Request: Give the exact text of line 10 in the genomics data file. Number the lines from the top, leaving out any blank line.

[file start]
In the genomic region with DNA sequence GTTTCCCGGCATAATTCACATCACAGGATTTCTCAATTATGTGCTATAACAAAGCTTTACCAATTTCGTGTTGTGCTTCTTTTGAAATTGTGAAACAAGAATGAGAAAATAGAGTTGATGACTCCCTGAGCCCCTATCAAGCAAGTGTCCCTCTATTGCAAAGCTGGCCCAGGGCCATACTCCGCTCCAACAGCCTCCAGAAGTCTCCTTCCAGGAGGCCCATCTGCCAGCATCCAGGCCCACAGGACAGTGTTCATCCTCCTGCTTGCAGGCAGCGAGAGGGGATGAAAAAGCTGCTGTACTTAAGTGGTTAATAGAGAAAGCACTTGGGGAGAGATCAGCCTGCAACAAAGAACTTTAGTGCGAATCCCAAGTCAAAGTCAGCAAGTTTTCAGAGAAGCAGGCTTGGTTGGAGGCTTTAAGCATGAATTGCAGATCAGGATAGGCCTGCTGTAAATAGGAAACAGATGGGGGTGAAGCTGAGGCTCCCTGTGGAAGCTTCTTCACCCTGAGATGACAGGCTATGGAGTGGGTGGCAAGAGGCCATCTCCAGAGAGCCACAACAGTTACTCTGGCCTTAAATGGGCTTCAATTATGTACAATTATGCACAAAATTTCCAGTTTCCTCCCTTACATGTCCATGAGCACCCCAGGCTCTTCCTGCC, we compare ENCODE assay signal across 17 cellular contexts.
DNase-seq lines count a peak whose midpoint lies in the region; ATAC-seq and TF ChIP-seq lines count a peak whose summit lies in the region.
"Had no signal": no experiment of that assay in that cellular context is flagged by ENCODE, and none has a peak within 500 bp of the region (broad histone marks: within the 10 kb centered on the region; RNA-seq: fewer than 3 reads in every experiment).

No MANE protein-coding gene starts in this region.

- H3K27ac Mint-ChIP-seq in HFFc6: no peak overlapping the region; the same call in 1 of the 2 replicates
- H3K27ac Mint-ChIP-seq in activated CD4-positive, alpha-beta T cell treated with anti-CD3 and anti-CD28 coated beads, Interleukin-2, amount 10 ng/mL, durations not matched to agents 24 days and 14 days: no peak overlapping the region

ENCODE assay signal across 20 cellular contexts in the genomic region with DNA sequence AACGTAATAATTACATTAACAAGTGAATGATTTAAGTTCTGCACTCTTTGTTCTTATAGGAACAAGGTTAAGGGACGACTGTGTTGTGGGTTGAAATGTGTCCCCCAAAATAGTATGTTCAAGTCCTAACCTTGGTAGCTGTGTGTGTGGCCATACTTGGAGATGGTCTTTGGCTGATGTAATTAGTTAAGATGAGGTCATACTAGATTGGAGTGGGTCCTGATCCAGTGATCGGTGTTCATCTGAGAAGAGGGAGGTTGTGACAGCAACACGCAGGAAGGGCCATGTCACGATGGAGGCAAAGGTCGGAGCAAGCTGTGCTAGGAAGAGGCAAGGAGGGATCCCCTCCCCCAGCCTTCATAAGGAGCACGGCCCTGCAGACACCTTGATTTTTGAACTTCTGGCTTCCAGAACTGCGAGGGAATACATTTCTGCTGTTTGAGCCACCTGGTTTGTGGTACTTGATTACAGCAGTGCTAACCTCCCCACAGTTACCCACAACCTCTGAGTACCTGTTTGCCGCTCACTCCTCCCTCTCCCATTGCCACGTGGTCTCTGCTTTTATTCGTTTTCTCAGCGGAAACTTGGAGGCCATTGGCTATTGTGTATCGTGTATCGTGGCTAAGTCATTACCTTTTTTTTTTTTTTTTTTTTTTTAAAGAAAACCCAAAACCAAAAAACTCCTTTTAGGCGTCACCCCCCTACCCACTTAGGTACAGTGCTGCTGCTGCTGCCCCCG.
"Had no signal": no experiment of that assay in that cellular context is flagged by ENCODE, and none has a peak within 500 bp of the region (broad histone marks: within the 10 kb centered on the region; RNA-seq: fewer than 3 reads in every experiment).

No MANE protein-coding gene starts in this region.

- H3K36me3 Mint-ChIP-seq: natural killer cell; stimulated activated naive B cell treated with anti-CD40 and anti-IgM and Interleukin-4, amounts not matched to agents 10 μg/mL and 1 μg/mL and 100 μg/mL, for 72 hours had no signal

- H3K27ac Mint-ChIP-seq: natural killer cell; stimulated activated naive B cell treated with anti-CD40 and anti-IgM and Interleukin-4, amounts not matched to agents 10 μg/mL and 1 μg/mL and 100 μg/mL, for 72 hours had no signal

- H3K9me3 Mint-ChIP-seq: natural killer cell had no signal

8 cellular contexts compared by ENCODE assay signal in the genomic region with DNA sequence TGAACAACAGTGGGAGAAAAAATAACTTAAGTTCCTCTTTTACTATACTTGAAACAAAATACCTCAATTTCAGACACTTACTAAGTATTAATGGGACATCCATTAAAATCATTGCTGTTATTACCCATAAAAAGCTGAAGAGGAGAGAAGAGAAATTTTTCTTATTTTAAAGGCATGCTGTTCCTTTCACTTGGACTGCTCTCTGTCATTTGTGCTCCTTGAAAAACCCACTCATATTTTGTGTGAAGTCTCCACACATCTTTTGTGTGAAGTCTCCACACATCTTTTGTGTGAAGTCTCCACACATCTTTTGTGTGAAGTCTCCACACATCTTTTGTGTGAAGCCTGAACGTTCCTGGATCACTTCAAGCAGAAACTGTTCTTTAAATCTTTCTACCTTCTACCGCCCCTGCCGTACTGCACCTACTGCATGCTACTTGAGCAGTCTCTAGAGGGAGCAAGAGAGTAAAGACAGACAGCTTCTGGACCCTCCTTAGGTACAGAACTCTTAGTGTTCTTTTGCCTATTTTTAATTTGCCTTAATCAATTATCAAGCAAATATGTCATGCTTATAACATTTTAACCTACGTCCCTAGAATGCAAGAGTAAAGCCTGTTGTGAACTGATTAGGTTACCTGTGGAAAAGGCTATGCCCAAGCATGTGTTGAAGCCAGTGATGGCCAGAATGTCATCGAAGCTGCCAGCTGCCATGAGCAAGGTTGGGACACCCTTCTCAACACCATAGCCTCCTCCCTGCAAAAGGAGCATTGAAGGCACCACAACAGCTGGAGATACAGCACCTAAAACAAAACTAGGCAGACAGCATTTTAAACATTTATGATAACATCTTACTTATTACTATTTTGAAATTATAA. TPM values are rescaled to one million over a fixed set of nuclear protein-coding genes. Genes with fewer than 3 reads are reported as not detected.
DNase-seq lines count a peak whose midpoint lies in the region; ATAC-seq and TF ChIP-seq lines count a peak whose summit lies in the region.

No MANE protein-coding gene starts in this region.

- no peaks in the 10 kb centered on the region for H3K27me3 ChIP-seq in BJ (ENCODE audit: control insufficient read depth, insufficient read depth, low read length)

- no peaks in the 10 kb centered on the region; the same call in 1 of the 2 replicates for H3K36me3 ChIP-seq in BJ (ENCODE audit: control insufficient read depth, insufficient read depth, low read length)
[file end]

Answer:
- H3K36me3 Mint-ChIP-seq: natural killer cell; stimulated activated naive B cell treated with anti-CD40 and anti-IgM and Interleukin-4, amounts not matched to agents 10 μg/mL and 1 μg/mL and 100 μg/mL, for 72 hours had no signal